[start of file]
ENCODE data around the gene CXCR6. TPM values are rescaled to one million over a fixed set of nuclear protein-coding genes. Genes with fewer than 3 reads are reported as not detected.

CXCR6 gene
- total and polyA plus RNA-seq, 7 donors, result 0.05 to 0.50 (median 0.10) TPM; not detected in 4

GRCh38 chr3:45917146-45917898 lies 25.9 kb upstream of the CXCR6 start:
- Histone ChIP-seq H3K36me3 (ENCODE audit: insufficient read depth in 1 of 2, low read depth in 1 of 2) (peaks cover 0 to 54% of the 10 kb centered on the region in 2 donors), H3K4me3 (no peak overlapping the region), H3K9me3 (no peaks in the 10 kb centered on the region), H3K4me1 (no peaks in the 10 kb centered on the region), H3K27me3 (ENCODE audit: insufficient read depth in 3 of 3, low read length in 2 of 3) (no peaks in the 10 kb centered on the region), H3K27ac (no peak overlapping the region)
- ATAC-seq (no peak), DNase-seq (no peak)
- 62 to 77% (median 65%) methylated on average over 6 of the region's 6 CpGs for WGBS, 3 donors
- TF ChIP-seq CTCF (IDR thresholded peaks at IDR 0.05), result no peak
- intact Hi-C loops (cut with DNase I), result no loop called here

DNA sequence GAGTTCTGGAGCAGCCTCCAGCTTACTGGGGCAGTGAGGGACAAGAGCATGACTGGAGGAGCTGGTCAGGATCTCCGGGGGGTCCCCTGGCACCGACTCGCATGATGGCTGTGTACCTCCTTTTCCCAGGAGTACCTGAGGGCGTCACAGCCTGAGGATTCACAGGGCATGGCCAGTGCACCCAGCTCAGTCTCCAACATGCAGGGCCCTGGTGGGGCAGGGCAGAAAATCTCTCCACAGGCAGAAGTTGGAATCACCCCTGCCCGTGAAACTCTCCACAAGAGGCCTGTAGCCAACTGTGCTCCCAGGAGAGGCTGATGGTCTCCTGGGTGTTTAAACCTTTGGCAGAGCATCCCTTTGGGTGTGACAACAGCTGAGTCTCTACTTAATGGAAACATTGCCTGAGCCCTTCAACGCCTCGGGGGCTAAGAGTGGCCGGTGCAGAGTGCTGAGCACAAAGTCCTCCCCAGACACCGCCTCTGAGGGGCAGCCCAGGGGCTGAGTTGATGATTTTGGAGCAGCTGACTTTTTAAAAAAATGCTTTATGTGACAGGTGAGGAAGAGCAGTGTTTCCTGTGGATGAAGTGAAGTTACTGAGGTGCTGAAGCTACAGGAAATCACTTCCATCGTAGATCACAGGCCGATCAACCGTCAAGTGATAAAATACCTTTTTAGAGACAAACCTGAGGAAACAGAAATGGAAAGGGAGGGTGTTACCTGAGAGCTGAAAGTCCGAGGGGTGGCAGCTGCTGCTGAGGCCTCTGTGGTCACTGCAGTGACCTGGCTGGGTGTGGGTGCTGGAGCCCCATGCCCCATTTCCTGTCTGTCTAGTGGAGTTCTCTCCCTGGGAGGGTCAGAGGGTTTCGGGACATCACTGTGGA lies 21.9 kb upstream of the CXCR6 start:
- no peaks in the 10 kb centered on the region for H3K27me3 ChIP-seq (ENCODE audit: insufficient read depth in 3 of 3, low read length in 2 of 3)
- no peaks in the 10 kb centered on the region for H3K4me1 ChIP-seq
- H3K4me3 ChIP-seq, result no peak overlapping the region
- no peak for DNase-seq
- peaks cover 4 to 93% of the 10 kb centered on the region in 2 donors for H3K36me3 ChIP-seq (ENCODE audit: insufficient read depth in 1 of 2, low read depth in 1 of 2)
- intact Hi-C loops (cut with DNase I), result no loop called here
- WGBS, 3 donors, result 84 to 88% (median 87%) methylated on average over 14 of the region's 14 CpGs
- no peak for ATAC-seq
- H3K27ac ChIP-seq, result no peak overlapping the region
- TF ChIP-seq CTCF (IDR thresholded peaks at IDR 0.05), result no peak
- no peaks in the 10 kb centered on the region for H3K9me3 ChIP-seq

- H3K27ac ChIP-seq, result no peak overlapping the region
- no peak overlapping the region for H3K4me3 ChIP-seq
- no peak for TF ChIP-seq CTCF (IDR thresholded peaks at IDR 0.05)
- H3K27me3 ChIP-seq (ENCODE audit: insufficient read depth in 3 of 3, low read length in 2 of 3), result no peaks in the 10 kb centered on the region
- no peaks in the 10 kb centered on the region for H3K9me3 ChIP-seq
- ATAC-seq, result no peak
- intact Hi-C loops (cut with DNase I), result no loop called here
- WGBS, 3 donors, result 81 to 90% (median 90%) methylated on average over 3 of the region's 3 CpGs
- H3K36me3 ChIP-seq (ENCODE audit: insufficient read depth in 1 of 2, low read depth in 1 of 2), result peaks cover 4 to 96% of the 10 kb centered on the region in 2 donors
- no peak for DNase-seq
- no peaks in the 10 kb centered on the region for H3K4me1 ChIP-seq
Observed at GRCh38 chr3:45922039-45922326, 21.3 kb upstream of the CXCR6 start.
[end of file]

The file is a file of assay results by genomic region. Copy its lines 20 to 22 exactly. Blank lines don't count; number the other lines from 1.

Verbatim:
- TF ChIP-seq CTCF (IDR thresholded peaks at IDR 0.05), result no peak
- no peaks in the 10 kb centered on the region for H3K9me3 ChIP-seq

- H3K27ac ChIP-seq, result no peak overlapping the region